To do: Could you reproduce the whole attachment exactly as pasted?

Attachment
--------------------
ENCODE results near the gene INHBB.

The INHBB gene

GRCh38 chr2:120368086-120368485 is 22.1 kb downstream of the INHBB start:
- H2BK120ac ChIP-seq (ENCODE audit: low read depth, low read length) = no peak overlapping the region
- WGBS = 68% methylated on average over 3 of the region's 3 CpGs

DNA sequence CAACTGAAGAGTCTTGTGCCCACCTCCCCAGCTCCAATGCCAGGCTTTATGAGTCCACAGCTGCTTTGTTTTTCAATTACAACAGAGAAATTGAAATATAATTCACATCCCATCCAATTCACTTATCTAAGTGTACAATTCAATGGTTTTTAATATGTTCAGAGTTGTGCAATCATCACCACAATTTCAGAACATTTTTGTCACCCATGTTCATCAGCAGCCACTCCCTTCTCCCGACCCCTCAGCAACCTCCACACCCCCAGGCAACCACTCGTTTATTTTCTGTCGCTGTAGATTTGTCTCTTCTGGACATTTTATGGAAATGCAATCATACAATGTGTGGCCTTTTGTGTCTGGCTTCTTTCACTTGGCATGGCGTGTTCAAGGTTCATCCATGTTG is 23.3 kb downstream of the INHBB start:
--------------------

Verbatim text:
ENCODE results near the gene INHBB.

The INHBB gene

GRCh38 chr2:120368086-120368485 is 22.1 kb downstream of the INHBB start:
- H2BK120ac ChIP-seq (ENCODE audit: low read depth, low read length) = no peak overlapping the region
- WGBS = 68% methylated on average over 3 of the region's 3 CpGs

DNA sequence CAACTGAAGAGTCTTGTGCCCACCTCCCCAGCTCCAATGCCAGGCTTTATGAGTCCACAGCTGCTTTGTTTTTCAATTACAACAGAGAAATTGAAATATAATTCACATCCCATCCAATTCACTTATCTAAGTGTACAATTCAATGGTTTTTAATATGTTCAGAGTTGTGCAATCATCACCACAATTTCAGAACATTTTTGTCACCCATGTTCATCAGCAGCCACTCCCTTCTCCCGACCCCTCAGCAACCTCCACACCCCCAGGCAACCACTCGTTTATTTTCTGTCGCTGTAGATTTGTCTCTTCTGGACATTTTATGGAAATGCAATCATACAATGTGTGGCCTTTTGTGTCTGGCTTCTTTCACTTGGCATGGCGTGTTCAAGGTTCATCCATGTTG is 23.3 kb downstream of the INHBB start: